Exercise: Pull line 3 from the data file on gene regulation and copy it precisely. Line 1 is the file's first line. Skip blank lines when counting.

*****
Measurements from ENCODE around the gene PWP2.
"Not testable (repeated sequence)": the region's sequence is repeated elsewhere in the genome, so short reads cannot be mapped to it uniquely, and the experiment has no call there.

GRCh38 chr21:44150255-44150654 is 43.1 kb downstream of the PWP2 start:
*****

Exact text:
GRCh38 chr21:44150255-44150654 is 43.1 kb downstream of the PWP2 start: